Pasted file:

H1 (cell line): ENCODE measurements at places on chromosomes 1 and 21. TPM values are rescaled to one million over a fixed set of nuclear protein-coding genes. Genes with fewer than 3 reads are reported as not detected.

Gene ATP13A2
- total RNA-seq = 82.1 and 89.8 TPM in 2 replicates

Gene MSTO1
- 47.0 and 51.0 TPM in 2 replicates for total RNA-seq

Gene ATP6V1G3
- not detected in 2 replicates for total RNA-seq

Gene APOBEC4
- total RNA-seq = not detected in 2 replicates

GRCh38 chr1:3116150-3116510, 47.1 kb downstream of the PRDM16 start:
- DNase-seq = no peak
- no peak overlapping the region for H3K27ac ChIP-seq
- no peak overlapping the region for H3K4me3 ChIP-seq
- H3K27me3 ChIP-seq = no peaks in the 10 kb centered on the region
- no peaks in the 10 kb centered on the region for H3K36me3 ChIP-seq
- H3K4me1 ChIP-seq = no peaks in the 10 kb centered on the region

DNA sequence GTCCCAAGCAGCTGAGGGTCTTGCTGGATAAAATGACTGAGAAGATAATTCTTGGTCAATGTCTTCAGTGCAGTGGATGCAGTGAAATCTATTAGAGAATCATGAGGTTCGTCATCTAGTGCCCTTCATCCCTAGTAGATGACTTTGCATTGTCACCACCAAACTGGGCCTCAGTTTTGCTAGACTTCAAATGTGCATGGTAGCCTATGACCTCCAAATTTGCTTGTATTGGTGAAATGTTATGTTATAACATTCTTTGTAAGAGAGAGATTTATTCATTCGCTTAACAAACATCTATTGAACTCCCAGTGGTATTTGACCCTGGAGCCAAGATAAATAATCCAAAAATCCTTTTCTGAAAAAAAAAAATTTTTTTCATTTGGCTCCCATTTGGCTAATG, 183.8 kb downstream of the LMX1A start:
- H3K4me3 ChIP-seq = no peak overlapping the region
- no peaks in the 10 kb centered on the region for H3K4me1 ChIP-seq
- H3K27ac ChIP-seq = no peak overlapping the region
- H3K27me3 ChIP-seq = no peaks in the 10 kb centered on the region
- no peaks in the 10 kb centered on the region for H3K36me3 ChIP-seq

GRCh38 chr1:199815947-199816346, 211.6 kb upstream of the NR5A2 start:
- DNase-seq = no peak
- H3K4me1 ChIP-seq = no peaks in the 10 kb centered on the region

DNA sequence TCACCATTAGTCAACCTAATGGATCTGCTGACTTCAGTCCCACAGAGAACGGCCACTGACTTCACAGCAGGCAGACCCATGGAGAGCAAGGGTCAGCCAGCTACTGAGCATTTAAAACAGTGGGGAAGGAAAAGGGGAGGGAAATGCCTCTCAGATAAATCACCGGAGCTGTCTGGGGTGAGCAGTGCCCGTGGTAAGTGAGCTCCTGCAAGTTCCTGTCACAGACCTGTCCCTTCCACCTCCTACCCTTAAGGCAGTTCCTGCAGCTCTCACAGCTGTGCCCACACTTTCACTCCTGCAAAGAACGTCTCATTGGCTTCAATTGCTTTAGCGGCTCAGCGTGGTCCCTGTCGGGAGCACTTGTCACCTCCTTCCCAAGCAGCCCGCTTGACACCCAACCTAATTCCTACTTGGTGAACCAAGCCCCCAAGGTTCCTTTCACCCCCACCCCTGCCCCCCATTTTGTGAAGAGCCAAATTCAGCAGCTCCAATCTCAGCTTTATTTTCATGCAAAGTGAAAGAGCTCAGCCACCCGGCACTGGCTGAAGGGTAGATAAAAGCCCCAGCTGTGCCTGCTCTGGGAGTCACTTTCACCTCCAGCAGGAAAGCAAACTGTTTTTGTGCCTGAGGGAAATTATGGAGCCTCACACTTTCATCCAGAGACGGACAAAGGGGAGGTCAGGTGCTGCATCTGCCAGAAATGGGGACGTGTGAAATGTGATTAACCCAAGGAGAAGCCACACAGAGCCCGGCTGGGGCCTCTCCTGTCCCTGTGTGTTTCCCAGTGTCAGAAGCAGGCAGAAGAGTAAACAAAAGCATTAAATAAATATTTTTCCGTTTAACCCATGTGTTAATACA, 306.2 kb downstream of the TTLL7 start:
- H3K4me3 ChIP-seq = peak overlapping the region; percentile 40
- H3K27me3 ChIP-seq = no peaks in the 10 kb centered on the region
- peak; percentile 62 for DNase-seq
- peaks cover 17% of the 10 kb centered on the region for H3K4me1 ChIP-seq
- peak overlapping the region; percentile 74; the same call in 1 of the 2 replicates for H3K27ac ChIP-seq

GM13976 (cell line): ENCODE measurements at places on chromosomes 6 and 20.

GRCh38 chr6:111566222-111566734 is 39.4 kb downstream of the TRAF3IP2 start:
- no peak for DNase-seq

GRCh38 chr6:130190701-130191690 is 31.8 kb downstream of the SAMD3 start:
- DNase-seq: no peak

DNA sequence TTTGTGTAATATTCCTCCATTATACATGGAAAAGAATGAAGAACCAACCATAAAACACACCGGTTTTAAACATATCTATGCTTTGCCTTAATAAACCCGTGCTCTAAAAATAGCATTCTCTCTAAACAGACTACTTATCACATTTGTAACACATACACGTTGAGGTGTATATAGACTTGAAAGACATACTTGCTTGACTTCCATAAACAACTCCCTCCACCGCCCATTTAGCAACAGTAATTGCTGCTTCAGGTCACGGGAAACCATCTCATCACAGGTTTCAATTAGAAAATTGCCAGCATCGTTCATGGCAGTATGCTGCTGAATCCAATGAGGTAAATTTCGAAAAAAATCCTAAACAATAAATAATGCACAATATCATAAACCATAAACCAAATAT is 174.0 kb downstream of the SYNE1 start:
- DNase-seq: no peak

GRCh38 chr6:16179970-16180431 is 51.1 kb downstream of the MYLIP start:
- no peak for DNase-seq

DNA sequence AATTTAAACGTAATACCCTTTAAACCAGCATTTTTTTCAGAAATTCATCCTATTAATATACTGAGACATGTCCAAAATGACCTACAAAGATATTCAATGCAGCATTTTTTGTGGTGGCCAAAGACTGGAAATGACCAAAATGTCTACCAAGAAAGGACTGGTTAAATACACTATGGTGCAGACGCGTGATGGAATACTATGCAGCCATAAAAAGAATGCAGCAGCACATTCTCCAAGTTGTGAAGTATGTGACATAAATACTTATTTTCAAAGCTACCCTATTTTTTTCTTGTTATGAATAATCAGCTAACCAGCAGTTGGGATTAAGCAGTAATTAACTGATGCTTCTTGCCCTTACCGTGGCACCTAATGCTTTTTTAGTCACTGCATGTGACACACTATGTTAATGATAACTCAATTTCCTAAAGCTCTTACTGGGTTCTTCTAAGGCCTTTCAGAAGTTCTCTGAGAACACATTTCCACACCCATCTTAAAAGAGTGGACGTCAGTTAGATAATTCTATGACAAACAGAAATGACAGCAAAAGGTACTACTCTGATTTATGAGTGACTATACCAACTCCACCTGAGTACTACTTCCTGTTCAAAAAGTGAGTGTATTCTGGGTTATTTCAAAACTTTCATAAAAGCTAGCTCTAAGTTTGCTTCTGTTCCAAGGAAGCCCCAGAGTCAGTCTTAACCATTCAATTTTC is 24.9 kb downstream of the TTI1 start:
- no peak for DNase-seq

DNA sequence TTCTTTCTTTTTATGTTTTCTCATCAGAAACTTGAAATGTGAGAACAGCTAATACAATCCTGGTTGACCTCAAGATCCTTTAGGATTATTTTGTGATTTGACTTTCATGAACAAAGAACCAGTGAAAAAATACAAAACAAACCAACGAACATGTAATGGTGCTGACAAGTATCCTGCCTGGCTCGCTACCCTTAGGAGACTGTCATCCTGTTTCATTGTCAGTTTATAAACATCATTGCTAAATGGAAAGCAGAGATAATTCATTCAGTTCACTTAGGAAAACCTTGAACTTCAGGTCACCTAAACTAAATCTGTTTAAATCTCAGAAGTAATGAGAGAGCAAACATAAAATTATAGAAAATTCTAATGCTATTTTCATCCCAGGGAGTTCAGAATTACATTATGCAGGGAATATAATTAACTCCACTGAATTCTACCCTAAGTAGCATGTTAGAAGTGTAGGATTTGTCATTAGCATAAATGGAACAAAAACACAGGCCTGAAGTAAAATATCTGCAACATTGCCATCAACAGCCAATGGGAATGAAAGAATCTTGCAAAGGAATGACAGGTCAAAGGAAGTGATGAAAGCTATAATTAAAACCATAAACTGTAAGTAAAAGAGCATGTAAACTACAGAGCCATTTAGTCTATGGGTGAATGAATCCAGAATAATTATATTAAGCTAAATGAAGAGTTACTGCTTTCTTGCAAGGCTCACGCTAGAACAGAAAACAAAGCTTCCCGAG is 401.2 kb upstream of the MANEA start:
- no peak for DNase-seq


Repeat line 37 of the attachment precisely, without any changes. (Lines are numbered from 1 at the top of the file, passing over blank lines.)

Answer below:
DNA sequence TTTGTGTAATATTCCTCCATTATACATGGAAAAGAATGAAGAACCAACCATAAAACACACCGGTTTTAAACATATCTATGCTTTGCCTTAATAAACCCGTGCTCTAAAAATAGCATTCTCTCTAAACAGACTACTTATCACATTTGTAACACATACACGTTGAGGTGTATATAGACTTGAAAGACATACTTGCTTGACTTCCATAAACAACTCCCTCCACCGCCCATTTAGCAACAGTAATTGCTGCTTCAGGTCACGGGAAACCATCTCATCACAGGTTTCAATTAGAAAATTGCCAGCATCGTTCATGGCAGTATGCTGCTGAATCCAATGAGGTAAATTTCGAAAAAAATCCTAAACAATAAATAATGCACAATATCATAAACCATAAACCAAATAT is 174.0 kb downstream of the SYNE1 start: